For Iraq's Olympians, the Tokyo dream is just taking part

There is no realistic talk of medals for the four Iraqi athletes

For the four Iraqi athletes who have made it to Tokyo, there is no realistic talk of medals. Having overcome war, politics and pandemic, their dream is simply to participate.

Right up to November of last year, when a new national Olympic chief was elected Iraq’s very participation in the Games was in doubt.

Despite the loss of state financial support and the difficulties of travelling to qualifying events during the coronavirus pandemic, two Iraqi hopefuls managed to qualify for Tokyo.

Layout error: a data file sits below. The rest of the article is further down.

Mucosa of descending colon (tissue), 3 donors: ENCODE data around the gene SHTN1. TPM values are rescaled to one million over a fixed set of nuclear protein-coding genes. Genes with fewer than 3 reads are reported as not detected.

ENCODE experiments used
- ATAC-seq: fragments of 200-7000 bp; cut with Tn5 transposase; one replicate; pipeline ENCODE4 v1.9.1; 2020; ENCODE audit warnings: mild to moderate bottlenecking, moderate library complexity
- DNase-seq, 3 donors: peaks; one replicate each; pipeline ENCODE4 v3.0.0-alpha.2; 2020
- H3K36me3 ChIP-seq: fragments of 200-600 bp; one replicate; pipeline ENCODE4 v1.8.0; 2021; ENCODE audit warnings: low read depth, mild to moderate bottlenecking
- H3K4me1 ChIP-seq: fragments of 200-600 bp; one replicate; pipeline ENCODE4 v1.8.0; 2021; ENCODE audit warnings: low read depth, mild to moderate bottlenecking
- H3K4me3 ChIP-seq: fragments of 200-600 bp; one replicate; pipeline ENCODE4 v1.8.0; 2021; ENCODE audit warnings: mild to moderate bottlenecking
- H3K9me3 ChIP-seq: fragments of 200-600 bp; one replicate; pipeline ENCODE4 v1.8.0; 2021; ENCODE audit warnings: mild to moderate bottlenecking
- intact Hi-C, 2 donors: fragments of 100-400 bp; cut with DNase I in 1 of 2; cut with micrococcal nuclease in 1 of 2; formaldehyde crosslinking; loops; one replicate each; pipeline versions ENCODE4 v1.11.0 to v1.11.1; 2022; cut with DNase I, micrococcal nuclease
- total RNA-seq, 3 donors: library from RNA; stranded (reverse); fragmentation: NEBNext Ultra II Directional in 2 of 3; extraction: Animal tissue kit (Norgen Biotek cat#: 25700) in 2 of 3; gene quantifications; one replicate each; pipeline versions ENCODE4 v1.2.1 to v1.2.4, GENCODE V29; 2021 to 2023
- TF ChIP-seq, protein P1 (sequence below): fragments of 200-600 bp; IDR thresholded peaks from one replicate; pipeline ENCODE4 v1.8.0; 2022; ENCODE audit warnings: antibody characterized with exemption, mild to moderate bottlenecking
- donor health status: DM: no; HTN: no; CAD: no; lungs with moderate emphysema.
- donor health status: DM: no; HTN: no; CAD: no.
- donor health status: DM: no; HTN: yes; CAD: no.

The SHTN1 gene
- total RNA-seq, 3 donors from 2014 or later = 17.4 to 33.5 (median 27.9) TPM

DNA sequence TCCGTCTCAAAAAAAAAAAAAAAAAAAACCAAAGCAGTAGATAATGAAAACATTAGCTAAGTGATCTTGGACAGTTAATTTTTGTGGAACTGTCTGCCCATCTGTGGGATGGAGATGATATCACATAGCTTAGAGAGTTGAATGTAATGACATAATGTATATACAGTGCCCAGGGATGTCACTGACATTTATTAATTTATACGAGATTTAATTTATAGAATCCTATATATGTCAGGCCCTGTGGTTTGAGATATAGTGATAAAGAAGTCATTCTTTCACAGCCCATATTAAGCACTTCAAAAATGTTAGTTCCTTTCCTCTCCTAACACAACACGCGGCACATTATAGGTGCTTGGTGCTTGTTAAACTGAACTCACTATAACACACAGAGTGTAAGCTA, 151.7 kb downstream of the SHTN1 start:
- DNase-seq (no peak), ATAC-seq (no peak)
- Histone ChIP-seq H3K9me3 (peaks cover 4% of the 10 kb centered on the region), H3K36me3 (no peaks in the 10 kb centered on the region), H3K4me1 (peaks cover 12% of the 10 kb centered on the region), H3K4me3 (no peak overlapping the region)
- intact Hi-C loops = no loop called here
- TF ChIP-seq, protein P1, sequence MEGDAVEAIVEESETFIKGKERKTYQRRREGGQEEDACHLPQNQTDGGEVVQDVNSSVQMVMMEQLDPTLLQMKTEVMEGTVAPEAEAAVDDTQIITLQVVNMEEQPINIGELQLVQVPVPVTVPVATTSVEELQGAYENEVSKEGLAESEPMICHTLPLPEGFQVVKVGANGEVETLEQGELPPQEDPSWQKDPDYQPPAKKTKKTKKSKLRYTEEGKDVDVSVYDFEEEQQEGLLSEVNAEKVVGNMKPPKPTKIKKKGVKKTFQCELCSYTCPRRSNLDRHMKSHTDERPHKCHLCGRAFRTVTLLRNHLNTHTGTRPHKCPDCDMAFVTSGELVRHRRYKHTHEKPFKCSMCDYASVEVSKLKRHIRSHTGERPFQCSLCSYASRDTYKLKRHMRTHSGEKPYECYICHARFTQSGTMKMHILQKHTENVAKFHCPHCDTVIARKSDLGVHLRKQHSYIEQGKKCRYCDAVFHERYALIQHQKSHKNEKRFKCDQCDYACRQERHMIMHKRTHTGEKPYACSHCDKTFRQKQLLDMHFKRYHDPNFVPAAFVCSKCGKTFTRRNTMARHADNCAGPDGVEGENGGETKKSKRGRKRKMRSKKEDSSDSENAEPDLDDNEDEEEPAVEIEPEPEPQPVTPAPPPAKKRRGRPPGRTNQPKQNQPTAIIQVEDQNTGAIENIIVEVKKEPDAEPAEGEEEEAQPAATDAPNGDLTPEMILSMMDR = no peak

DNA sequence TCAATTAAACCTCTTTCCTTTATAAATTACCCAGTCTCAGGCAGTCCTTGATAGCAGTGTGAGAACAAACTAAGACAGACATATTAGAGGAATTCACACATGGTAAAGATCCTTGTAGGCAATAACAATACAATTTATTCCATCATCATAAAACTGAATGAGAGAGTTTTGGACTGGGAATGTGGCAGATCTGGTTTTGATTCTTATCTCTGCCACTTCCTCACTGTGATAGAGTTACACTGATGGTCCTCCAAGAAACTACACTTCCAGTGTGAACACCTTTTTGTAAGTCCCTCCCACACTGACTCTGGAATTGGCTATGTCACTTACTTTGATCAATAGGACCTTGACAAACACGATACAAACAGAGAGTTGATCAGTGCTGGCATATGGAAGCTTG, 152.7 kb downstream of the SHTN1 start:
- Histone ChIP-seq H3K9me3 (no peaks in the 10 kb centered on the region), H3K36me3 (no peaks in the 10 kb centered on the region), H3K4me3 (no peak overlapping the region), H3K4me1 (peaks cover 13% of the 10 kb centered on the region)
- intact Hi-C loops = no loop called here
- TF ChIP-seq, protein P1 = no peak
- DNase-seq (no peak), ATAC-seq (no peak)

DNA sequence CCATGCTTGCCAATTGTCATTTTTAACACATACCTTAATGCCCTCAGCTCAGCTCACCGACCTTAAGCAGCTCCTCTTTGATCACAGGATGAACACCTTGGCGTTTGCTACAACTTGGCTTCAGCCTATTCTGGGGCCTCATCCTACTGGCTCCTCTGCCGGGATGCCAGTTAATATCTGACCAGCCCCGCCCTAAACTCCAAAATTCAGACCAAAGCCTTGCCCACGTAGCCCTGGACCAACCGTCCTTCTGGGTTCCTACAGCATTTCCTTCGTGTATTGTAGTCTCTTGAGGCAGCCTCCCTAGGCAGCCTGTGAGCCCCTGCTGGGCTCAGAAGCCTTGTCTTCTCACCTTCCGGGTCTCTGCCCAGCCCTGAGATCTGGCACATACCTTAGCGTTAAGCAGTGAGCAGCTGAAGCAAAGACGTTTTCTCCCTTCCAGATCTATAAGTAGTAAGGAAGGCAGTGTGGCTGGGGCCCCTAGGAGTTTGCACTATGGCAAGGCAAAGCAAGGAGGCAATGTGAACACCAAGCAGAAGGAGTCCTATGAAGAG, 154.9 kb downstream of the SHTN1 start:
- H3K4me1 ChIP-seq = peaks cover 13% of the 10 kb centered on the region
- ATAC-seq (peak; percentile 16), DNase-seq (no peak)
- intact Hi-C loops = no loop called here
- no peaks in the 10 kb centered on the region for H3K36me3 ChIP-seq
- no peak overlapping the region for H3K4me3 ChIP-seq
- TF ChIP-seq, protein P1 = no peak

Rower Mohammed Ryadh, 27, will take part in the men’s single sculls for the second Games in a row.

But he has no illusions about his medal chances after his French coach of the past nine years, Vincent Tassery, was prevented by restrictions linked to the pandemic from travelling to Baghdad.

To date, Iraq has won just a single Olympic medal — a silver for weightlifting in Rome in 1960.

Sprinter Dana Hussein, 35, left it to mid-June to claim her women’s 200 metres berth with a qualifying time of 22.51 seconds with a gold in the pan-Arab athletics championship in Tunis.

Two other Iraqis were handed wildcard slots after coming close to their qualifying scores — 400 metre specialist Taha Hussein and shooter Fatima Abbas. The four make up Iraq’s smallest squad of Olympians since London in 1948.

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